text(x, y, labels=c("A", "B", "C", "D", "E"), pos=4, offset=1)
segments(0, -0.4, 6, -0.4 + 1.4*6, lwd=2, lty="solid", col="blue")
```

You will have noticed that the **first line** plots the points using a filled circle (pch=19), specifying that the x-axis should go from 0 to 6 and the y-axis should extend from 0 to 8. The **second line** labels the points with the taxon to make it easier to interpret the plot. Here, pos=4 says to put the labels to the right of each point (pos = 1, 2, 3 means below, left, and above, respectively) and offset=1 specifies how far away from the point each label should be. The **third line** draws the regression line using the intercept and slope values provided by caper (model m0), making the line width 2 (lwd=2) and solid (lty=”solid”) and blue (col=”blue”).

Let’s now add the PGLS regression line to the existing plot:

```
segments(0, 1.75212, 6, 1.75212 + 0.70551*6, lwd=2, lty="dotted", col="blue")
```

## An empirical example

This part of the lab combines parts of two other tutorials, both of which are great resources on their own: PGLS tutorial and Continuous trait models tutorial. The index for this series of tutorials by Liam Revell, Luke Harmon, and colleagues is here.

The data we will use come from the following paper on Asian birds called barbets:

In these songbirds, larger birds sing at a lower frequency that smaller birds (**song frequency** is significantly **negatively** correlated with **body size**). This has to do with syrinx mass (a larger syrinx can generate a lower frequency).

Larger birds also create longer notes than do smaller birds (**note length** is significantly **positively** correlated with **body size**). This has to do with lung capacity.

Note length and song frequency can thus be used by a bird to determine the size of a potential mate. As you can see, there are good reasons to think that correlations of note length and song frequency with body size are real and maintained by sexual selection. Let’s see if these correlations remain after the correlation due to phylogeny is taking into account.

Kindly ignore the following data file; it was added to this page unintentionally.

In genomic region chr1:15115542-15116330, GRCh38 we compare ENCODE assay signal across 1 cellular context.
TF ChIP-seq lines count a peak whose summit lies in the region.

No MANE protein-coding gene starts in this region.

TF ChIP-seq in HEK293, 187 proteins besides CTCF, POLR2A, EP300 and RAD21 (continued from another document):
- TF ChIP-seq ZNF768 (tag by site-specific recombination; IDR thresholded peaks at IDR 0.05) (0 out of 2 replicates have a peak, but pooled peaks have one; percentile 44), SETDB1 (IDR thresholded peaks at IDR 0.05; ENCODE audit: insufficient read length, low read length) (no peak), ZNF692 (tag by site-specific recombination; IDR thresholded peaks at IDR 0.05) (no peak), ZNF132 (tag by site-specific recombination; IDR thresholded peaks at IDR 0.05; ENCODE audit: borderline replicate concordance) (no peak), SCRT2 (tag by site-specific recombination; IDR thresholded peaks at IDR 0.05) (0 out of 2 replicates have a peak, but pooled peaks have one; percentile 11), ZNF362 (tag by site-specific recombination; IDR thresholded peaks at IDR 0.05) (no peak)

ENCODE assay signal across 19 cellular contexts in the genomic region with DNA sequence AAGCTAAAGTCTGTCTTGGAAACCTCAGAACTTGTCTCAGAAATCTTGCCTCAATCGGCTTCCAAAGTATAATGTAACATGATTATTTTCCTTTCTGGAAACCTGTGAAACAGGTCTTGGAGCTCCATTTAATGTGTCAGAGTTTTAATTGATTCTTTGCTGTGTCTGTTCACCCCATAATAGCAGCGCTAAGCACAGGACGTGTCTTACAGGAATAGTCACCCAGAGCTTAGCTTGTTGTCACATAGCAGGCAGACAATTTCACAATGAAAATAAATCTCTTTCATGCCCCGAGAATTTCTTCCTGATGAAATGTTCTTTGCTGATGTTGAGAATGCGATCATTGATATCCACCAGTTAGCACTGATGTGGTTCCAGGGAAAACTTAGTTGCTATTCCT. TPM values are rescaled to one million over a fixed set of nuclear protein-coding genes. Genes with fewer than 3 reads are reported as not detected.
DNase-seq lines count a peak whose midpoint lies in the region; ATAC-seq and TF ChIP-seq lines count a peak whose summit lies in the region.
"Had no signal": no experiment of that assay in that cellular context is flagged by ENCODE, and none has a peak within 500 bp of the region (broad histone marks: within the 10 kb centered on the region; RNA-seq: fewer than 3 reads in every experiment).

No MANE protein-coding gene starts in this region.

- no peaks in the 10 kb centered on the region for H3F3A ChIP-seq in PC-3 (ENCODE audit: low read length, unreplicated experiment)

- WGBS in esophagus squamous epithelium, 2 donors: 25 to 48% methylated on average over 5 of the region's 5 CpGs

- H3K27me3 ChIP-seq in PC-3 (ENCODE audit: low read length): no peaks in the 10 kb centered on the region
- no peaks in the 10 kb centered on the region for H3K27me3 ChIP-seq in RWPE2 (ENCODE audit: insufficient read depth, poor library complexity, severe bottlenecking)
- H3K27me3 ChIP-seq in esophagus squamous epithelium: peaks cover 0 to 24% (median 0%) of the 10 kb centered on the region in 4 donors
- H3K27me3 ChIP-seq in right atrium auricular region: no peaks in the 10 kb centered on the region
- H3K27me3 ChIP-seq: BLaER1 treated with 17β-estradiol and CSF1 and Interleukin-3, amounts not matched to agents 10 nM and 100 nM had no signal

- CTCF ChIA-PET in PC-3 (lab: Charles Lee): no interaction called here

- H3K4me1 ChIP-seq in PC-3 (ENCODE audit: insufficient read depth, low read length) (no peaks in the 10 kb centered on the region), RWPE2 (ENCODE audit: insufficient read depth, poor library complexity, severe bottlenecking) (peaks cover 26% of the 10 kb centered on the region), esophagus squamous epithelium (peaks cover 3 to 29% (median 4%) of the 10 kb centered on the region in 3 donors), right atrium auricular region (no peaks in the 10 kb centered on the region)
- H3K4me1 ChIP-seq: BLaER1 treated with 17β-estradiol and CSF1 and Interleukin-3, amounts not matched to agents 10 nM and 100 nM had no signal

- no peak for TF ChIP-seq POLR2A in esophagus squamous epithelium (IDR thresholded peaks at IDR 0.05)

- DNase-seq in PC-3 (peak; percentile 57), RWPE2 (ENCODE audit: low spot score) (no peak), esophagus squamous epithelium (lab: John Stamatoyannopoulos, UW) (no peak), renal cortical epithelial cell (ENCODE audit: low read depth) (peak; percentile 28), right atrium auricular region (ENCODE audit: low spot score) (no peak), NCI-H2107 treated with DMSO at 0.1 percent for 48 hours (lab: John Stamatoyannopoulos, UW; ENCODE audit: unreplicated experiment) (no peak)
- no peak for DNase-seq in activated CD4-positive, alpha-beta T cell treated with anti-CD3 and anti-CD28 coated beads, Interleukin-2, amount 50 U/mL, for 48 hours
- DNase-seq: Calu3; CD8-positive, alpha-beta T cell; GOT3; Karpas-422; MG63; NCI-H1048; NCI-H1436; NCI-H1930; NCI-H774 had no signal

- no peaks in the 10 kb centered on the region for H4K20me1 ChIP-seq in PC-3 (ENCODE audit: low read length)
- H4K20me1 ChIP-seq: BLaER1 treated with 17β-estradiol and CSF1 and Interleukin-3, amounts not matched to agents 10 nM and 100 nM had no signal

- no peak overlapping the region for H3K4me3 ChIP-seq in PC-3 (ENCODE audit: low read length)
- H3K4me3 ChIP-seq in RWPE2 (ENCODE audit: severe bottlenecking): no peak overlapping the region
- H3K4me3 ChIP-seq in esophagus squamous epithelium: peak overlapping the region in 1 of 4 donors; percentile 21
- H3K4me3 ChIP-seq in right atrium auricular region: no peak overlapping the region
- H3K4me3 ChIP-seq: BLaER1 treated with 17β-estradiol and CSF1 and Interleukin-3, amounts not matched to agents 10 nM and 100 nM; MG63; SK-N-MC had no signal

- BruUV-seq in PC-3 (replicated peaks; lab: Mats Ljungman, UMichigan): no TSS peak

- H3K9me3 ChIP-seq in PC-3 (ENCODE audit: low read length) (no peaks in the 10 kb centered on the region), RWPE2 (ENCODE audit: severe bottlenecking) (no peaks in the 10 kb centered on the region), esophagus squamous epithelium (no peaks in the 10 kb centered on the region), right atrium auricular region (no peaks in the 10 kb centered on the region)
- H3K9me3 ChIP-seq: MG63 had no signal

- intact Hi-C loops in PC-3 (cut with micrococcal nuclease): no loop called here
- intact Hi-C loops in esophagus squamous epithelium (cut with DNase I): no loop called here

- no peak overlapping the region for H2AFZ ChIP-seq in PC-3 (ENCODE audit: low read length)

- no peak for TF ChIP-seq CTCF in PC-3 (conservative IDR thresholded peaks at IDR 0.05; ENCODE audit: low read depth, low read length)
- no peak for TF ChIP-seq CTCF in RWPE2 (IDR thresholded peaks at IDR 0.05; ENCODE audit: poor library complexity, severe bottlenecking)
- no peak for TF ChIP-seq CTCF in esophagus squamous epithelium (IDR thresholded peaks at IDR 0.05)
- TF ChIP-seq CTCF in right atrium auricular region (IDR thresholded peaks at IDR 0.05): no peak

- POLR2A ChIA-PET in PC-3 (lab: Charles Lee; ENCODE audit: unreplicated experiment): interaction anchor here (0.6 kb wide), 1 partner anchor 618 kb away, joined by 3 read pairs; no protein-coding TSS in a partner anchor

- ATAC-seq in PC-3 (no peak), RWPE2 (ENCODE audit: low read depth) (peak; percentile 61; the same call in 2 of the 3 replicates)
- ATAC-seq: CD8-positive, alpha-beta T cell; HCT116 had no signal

Start by downloading the files barbet-data.csv and barbet.tre using curl or some other means.

Issue a **setwd** command in R studio if these files are not in the same directory that you’ve been working in.

Read in the character data:

```
barbet_all_data <- read.csv("barbet-data.csv", header=TRUE)
barbet_data <- subset(barbet_all_data, select=c("Species", "Wing", "Note_Length", "Dominant_frequency"))
row.names(barbet_data) <- barbet_data[[1]]
```

The *barbet-data.csv* file contains data for 23 traits, but we just need data for 3 to do this analysis. The second line above selects just this subset of characters we are interested in.

The last line above sets the names of the rows equal to the species names that comprise the first column in the data frame. We need row names defined so that the caper package knows how to associate rows in the data matrix with taxa in the tree.

Read in the tree:

```
barbet_tree <- read.tree("barbet.tre")